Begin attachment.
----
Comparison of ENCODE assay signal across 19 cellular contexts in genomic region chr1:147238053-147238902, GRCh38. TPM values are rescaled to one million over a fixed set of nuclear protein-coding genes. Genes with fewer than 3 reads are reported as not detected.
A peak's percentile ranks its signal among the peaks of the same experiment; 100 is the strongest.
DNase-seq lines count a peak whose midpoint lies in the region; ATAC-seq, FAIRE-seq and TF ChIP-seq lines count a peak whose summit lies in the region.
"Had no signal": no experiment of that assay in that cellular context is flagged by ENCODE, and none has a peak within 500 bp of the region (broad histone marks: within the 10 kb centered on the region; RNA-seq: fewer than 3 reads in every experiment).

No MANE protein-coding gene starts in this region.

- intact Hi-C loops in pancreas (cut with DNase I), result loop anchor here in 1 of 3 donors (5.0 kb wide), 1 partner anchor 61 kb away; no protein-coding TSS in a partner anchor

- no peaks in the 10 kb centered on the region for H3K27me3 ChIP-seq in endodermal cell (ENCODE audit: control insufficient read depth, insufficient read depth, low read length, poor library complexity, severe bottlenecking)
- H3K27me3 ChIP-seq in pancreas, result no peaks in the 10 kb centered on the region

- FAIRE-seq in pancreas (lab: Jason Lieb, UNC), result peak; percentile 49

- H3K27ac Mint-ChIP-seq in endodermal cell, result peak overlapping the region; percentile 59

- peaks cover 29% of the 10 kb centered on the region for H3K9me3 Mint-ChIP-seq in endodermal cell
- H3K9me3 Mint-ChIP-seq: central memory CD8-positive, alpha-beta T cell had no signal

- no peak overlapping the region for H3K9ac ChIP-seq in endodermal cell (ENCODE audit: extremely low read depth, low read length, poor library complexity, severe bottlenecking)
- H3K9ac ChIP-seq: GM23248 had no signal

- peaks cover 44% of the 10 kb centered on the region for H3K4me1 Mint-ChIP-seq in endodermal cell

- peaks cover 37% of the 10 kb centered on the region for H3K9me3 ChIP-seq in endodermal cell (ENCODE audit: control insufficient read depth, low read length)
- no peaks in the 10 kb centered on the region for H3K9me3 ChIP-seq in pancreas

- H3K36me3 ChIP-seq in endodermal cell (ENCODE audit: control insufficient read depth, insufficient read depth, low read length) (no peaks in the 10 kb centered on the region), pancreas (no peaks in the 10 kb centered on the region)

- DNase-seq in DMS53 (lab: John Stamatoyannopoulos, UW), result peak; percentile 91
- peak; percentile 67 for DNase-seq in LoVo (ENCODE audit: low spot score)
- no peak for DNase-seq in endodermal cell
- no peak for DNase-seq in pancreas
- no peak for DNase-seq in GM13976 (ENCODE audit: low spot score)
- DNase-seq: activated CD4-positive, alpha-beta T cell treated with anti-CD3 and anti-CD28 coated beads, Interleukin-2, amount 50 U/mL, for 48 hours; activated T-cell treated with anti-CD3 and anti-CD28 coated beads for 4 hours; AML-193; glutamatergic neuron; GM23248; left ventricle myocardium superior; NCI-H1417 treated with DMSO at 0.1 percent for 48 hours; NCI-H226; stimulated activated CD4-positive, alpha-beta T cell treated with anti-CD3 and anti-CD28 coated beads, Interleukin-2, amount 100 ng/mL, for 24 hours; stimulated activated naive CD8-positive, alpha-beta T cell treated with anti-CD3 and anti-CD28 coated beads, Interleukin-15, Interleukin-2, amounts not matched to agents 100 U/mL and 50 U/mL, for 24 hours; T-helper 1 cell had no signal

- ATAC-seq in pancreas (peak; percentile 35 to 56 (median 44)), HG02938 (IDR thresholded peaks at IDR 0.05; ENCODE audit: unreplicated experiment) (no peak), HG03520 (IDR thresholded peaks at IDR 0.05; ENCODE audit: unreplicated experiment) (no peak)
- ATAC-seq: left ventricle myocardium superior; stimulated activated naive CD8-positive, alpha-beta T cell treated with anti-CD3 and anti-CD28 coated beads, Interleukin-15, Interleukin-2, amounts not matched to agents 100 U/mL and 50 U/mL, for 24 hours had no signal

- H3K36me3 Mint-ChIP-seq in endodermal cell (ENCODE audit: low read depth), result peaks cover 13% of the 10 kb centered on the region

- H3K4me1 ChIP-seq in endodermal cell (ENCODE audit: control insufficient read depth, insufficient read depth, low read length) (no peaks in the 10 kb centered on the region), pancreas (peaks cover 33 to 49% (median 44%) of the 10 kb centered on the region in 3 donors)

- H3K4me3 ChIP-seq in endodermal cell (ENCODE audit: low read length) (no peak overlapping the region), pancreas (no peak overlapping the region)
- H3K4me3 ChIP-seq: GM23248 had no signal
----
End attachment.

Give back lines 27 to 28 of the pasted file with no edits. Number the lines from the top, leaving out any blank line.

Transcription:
- H3K36me3 Mint-ChIP-seq in endodermal cell (ENCODE audit: low read depth), result peaks cover 13% of the 10 kb centered on the region

- H3K4me1 ChIP-seq in endodermal cell (ENCODE audit: control insufficient read depth, insufficient read depth, low read length) (no peaks in the 10 kb centered on the region), pancreas (peaks cover 33 to 49% (median 44%) of the 10 kb centered on the region in 3 donors)